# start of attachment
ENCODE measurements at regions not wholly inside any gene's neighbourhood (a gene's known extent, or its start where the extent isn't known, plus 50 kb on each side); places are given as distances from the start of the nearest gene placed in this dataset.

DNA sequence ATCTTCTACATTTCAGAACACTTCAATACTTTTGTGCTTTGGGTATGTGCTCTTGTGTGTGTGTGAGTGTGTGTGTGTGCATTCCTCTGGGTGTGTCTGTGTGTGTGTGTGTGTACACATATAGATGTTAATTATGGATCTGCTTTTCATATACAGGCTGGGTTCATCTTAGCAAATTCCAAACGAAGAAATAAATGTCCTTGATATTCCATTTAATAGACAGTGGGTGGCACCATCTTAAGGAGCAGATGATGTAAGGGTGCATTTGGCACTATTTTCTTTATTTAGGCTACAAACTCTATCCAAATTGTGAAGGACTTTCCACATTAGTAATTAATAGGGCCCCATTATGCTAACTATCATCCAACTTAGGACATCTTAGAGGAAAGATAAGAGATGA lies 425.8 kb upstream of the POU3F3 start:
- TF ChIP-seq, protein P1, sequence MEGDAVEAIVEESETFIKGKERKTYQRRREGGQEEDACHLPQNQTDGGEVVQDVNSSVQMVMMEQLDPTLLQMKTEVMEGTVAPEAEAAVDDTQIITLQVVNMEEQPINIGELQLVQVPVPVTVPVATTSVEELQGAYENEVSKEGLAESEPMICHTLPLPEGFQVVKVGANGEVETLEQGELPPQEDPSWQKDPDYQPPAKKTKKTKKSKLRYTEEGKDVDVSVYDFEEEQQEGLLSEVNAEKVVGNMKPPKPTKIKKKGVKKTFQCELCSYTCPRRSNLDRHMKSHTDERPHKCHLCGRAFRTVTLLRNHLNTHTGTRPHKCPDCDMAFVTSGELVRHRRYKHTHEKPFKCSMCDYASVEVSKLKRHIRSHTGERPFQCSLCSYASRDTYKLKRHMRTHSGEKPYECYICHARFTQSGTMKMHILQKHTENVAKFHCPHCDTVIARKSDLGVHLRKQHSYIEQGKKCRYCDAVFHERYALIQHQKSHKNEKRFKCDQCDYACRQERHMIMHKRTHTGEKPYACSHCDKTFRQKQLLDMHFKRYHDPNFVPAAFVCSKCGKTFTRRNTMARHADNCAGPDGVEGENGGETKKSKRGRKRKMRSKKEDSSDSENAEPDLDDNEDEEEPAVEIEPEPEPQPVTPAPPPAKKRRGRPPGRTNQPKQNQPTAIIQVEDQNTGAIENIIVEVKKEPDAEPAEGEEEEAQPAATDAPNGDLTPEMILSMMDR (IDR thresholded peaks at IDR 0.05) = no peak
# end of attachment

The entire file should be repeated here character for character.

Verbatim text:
ENCODE measurements at regions not wholly inside any gene's neighbourhood (a gene's known extent, or its start where the extent isn't known, plus 50 kb on each side); places are given as distances from the start of the nearest gene placed in this dataset.

DNA sequence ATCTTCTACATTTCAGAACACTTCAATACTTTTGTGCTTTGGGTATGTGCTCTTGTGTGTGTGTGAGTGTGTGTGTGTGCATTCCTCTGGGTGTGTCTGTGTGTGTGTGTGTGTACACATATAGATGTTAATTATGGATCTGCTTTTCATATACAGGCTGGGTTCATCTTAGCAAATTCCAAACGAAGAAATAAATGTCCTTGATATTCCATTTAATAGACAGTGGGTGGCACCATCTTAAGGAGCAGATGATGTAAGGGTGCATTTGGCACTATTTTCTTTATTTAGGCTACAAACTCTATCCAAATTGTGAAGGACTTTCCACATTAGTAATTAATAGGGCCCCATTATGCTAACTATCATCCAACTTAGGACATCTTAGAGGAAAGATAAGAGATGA lies 425.8 kb upstream of the POU3F3 start:
- TF ChIP-seq, protein P1, sequence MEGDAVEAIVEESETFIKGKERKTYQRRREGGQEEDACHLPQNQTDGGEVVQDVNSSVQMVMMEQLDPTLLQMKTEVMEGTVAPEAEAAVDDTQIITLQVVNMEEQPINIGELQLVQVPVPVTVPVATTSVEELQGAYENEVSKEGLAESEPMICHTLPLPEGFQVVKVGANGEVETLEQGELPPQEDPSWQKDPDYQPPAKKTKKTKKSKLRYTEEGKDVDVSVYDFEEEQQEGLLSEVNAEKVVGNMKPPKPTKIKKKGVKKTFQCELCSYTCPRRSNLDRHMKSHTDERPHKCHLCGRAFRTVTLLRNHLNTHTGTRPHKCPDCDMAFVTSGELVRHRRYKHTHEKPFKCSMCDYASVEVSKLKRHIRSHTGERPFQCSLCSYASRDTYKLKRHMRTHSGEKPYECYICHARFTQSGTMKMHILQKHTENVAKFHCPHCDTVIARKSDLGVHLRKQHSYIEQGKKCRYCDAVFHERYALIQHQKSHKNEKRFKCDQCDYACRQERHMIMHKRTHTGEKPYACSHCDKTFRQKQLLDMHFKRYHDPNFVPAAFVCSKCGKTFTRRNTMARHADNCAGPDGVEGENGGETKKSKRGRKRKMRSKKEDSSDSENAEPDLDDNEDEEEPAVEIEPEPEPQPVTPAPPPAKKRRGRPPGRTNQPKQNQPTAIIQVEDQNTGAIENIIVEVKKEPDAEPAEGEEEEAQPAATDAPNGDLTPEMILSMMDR (IDR thresholded peaks at IDR 0.05) = no peak